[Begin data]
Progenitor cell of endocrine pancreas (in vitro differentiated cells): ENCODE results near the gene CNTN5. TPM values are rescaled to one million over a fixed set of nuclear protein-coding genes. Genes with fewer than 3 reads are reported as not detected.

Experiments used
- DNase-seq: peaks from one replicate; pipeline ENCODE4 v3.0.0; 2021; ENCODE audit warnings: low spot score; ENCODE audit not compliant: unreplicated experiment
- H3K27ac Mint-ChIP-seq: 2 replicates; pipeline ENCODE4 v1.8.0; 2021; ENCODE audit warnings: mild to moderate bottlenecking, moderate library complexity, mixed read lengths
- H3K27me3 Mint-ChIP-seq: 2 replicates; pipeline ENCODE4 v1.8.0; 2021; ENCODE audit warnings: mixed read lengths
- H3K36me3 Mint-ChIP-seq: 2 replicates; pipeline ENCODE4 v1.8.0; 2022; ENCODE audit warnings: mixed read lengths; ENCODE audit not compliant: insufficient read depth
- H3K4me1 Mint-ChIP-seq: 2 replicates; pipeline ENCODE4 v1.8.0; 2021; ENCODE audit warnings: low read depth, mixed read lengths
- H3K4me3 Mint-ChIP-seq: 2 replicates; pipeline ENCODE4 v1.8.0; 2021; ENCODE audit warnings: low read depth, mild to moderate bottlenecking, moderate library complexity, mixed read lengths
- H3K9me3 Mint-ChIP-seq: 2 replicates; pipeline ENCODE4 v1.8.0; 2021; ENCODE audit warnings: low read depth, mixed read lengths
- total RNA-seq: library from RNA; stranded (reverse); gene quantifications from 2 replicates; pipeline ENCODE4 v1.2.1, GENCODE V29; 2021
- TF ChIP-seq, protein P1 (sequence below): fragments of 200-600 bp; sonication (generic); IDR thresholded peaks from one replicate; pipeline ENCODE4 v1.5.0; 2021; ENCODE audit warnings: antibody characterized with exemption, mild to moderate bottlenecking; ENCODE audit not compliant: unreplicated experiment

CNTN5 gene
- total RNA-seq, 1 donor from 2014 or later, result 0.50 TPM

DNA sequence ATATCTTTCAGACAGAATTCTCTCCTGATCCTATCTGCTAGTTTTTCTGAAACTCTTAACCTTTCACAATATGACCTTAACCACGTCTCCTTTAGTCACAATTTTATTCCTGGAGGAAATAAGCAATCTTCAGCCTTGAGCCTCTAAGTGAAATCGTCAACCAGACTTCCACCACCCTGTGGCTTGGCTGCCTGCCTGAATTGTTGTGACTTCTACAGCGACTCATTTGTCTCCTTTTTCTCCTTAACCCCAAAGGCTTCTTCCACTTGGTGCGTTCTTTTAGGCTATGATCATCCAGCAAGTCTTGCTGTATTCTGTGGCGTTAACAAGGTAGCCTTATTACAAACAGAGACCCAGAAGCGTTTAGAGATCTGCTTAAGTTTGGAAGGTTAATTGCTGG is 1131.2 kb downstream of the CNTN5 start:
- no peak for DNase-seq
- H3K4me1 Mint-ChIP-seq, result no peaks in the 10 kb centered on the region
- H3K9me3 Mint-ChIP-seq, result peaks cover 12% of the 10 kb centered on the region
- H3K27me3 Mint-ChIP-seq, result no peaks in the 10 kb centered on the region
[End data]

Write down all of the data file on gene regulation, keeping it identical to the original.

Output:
Progenitor cell of endocrine pancreas (in vitro differentiated cells): ENCODE results near the gene CNTN5. TPM values are rescaled to one million over a fixed set of nuclear protein-coding genes. Genes with fewer than 3 reads are reported as not detected.

Experiments used
- DNase-seq: peaks from one replicate; pipeline ENCODE4 v3.0.0; 2021; ENCODE audit warnings: low spot score; ENCODE audit not compliant: unreplicated experiment
- H3K27ac Mint-ChIP-seq: 2 replicates; pipeline ENCODE4 v1.8.0; 2021; ENCODE audit warnings: mild to moderate bottlenecking, moderate library complexity, mixed read lengths
- H3K27me3 Mint-ChIP-seq: 2 replicates; pipeline ENCODE4 v1.8.0; 2021; ENCODE audit warnings: mixed read lengths
- H3K36me3 Mint-ChIP-seq: 2 replicates; pipeline ENCODE4 v1.8.0; 2022; ENCODE audit warnings: mixed read lengths; ENCODE audit not compliant: insufficient read depth
- H3K4me1 Mint-ChIP-seq: 2 replicates; pipeline ENCODE4 v1.8.0; 2021; ENCODE audit warnings: low read depth, mixed read lengths
- H3K4me3 Mint-ChIP-seq: 2 replicates; pipeline ENCODE4 v1.8.0; 2021; ENCODE audit warnings: low read depth, mild to moderate bottlenecking, moderate library complexity, mixed read lengths
- H3K9me3 Mint-ChIP-seq: 2 replicates; pipeline ENCODE4 v1.8.0; 2021; ENCODE audit warnings: low read depth, mixed read lengths
- total RNA-seq: library from RNA; stranded (reverse); gene quantifications from 2 replicates; pipeline ENCODE4 v1.2.1, GENCODE V29; 2021
- TF ChIP-seq, protein P1 (sequence below): fragments of 200-600 bp; sonication (generic); IDR thresholded peaks from one replicate; pipeline ENCODE4 v1.5.0; 2021; ENCODE audit warnings: antibody characterized with exemption, mild to moderate bottlenecking; ENCODE audit not compliant: unreplicated experiment

CNTN5 gene
- total RNA-seq, 1 donor from 2014 or later, result 0.50 TPM

DNA sequence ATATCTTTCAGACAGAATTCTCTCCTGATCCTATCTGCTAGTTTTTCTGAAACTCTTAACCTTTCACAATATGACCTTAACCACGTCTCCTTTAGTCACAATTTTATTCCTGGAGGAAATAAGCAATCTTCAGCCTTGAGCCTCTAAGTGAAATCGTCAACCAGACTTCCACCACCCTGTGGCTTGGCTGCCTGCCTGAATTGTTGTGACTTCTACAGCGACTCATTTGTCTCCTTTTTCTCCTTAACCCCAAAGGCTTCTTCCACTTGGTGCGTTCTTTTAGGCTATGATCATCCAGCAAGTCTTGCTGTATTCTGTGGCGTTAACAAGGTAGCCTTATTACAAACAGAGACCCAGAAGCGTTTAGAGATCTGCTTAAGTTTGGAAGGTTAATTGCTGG is 1131.2 kb downstream of the CNTN5 start:
- no peak for DNase-seq
- H3K4me1 Mint-ChIP-seq, result no peaks in the 10 kb centered on the region
- H3K9me3 Mint-ChIP-seq, result peaks cover 12% of the 10 kb centered on the region
- H3K27me3 Mint-ChIP-seq, result no peaks in the 10 kb centered on the region